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Reporter cities American Newspapers' flaw--too much hype--and then falls victim to it

THE BALTIMORE SUN

MEDIA CIRCUS: THE TROUBLE WITH AMERICA'S NEWSPAPERS.

Howard Kurtz.

Times Books.

378 pages. $25. Say, for instance, another of those goofy, ghastly runaway news events is under way. Maybe it's a doomsday cult, or a tyke caught deep down a drainpipe, or a political mischief-maker named David Duke, or maybe a Gennifer with a "G."

So the editors gather after a few days and pull on their chins thoughtfully, and one of them begins, "You know, this thing is being overblown to high heaven."

Another pipes up: "Hey, good story! The over-hype. Let's get Phillips on the city staff to write a 30-inch feature story about it."

The other editors chime in, "And maybe we can get a piece about the book and movie agents coming to the scene. . . . And Duffy in the statehouse bureau is looking into the political fallout. . . . We've got profiles ready to go. . . . The television writers will report on TV's reporting. . . . We'll have a poll that says people are bored to death with this. . . . And the president is issuing a statement from Camp David so the Washington Bureau will write the bejesus out of that."

Washington Post media reporter Howard Kurtz is right.

Newspapers are not necessarily assembled for the convenience of readers. Sometimes they look to be as self-absorbed and preoccupied with the moment as the events and characters they chronicle.

Which certainly -- and disappointingly -- proves to be the case with Mr. Kurtz's own examination of the newspaper craft circa today. His "Media Circus" sets out to examine but ends up unintentionally exemplifying "the trouble with America's newspapers."

Without meaning to be, his is a well-researched, readably presented, richly anecdotal, timely case-in-point of at least some of the things that are maddening about today's journalism. That's to judge Mr. Kurtz by his own standards. And his standards are wise.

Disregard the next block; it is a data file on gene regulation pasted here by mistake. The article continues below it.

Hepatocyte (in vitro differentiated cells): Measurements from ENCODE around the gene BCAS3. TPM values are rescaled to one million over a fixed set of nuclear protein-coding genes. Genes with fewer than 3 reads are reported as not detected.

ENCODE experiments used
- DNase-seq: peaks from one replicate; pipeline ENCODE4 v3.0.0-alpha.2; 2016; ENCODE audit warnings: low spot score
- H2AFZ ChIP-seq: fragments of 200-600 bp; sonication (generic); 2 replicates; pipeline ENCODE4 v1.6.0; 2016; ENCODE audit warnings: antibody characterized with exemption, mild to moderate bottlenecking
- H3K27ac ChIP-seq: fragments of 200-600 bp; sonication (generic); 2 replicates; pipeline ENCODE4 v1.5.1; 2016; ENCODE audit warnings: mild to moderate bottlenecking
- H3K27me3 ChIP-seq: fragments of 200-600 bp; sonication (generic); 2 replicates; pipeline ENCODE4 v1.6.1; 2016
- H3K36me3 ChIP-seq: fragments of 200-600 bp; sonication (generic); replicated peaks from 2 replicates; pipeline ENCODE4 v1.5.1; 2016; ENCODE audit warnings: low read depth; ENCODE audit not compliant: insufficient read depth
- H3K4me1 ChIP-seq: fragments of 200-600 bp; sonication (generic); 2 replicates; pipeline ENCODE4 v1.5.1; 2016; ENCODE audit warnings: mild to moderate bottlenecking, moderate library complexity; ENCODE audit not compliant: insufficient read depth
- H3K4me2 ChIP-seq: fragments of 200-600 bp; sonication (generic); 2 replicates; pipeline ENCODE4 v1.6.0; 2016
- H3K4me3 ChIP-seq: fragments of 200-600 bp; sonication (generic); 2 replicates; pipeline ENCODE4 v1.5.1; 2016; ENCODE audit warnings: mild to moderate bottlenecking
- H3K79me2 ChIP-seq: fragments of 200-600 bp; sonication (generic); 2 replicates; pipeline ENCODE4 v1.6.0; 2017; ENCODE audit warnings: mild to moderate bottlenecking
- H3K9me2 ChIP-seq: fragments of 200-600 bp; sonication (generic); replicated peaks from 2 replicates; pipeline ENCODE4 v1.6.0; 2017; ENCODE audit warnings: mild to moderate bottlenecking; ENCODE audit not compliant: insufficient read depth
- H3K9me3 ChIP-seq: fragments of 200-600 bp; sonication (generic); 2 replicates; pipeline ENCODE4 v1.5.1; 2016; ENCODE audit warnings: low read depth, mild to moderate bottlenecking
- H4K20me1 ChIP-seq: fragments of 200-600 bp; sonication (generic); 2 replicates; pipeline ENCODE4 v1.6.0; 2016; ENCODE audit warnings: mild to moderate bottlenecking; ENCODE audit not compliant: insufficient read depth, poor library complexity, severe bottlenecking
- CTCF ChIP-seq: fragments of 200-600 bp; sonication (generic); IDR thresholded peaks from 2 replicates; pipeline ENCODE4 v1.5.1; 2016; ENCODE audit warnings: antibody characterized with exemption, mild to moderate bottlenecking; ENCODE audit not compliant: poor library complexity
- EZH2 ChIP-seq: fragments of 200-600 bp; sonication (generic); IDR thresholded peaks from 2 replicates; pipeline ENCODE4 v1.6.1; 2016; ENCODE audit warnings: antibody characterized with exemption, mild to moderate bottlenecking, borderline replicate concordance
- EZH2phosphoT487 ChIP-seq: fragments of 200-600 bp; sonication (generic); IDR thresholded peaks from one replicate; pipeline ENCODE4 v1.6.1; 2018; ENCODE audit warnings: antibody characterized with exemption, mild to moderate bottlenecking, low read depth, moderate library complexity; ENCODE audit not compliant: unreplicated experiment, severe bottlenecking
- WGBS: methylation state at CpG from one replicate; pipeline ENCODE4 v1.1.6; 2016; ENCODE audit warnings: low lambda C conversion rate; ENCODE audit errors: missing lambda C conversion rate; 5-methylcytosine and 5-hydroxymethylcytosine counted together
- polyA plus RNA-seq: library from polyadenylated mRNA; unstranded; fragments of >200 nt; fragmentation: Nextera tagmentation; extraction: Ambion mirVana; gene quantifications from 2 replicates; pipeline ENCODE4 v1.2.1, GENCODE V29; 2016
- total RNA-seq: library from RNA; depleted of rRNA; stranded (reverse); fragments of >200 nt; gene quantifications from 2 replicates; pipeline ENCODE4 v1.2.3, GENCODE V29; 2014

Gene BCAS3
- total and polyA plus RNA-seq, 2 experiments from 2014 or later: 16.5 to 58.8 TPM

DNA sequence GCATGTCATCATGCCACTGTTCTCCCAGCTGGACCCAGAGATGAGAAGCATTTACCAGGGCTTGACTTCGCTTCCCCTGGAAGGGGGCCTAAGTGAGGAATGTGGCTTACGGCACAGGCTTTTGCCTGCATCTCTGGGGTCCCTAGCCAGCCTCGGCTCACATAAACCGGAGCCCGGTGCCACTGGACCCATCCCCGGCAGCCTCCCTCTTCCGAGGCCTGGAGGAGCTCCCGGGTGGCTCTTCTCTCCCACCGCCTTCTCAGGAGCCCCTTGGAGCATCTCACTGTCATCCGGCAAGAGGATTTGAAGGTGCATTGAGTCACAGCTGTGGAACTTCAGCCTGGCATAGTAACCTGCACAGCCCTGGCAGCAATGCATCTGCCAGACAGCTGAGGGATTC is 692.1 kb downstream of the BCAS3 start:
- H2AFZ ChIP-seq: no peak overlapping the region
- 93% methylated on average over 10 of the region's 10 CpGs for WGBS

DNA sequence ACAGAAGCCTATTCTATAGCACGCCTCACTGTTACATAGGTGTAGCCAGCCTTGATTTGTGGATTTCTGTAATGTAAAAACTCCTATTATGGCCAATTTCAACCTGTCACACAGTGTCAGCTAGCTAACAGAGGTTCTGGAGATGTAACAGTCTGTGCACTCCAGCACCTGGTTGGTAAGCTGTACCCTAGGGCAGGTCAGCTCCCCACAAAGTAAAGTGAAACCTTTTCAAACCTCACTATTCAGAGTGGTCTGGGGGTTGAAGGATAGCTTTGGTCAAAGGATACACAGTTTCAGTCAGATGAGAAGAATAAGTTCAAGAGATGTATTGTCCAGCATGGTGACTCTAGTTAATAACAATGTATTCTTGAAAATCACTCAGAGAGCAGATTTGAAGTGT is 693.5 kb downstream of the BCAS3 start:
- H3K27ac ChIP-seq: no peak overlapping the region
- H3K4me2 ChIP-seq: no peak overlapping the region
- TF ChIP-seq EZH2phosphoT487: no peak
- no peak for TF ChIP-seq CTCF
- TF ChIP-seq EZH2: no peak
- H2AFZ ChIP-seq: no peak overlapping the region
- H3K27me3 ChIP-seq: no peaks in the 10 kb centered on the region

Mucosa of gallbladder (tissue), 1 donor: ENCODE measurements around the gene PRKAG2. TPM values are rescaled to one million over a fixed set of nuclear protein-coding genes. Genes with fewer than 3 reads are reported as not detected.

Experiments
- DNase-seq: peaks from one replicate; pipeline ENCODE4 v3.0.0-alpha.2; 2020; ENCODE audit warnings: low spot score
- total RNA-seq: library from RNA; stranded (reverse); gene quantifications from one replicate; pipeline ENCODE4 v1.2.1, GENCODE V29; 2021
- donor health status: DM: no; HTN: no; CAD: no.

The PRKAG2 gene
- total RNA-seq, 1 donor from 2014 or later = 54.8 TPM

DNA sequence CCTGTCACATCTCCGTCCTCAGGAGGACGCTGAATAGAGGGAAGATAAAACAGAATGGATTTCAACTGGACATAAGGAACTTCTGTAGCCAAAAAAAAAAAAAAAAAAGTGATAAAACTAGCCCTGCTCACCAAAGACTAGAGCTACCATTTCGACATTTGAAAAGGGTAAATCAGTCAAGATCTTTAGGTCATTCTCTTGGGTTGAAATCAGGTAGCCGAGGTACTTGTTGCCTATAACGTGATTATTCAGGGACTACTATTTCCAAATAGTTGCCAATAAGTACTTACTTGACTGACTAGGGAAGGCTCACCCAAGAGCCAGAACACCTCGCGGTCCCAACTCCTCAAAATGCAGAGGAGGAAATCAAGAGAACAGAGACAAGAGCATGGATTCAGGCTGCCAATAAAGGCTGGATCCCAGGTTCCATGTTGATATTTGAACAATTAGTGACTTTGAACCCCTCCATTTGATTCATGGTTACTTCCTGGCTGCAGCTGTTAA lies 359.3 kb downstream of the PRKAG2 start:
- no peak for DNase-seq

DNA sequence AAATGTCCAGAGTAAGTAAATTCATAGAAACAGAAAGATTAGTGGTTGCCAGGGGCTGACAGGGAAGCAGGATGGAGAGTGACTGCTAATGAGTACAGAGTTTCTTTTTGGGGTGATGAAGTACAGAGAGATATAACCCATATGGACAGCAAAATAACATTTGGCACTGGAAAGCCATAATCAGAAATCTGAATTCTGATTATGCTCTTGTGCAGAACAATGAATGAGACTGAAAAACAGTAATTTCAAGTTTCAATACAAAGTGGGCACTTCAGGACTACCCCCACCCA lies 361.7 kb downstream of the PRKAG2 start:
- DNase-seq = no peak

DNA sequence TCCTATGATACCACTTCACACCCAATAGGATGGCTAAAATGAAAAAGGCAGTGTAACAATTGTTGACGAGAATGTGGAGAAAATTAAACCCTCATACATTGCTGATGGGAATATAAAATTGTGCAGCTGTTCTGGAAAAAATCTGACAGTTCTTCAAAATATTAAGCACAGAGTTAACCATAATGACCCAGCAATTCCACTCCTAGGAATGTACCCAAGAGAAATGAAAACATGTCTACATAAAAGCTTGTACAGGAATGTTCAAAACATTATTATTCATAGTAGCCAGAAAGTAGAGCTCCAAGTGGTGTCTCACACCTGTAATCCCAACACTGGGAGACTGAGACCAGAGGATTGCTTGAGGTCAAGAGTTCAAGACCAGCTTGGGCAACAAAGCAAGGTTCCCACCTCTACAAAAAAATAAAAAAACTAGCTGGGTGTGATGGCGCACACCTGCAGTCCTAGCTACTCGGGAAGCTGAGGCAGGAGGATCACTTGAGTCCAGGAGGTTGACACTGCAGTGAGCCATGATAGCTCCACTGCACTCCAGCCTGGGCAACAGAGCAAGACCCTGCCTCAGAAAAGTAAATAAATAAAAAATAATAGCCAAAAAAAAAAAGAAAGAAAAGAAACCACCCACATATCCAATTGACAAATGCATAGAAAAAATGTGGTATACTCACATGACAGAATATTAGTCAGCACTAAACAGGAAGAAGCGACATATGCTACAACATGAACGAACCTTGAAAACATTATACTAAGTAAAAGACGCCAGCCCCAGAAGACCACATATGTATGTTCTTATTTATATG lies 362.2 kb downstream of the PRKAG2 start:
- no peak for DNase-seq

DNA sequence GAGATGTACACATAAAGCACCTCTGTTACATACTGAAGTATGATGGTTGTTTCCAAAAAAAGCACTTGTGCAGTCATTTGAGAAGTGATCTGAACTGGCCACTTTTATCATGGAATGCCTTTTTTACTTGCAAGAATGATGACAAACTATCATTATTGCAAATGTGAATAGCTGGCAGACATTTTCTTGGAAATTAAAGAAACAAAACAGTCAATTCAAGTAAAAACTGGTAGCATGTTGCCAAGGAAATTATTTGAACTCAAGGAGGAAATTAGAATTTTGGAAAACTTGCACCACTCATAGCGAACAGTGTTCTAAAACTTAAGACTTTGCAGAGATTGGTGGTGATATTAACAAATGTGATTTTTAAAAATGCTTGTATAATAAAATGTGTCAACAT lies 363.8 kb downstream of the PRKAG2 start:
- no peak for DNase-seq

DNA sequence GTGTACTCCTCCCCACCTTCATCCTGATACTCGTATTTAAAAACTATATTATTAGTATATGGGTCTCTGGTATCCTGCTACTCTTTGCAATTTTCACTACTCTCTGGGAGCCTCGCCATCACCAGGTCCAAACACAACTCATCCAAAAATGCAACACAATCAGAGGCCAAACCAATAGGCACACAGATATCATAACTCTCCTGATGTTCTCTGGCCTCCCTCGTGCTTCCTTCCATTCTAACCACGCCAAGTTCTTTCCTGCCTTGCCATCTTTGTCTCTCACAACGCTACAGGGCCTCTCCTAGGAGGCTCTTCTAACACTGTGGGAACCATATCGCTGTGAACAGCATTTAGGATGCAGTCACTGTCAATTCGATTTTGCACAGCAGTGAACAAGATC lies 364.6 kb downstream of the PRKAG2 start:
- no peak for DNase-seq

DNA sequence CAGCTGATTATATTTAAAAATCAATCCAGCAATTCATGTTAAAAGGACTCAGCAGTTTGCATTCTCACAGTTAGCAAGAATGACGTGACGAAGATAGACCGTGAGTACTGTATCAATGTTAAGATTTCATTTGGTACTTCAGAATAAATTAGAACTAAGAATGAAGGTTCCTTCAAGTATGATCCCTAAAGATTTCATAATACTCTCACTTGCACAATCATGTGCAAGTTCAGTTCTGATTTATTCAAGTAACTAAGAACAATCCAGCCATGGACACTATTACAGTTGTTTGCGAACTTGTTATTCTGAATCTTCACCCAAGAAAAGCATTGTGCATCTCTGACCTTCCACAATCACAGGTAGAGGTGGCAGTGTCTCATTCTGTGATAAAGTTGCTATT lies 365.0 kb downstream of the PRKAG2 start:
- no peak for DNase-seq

"We take a handful of stories and chew them over and over . . . until they are utterly devoid of flavor," Mr. Kurtz writes in his introduction.

And then he masticates the tasteless gruel of Donald Trump and Marla and Ivana ("no story of the '80s was bigger"), and Al Sharpton, and Kitty Kelley and Nancy Reagan and Frank Sinatra, and Donna Rice and Gennifer Flowers and so on.

Mr. Kurtz delivers the lesson but doesn't take it: Hype cannot be diminished and brought into perspective by dwelling on it.

Mr. Kurtz digs himself in deeper when he writes, "We delude ourselves into believing that most people are as fascinated by the inner workings of government and politics as we are."

And then he recounts the fascinating profanity National Public Radio's Nina Totenburg shouted at Sen. Alan K. Simpson, R-Wyo., in the parking lot after they appeared together on "Nightline" to discuss Clarence Thomas and Anita Hill. Hey wait a minute, you say, isn't this a book about newspapers? Well, in that case, how would you like to know what USA Today's White House correspondent, Jessica Lee, thought when she got to see the Lincoln Bedroom at a George Bush state dinner for the president of Brazil?

The most disheartening flaw in "Media Circus," however, is Mr. Kurtz's failure to heed his own well-crafted warning about "my incestuous profession" and its engrossment with itself without regard for anyone else in information-saturated America.

He writes: "There is a fatal disconnection, a growing gap between editors and reporters on the one hand and consumers of news on the other. . . . For too long we have published newspapers aimed at other journalists -- talking to ourselves, really, and to the insiders we gossip with -- and paying scant attention to readers."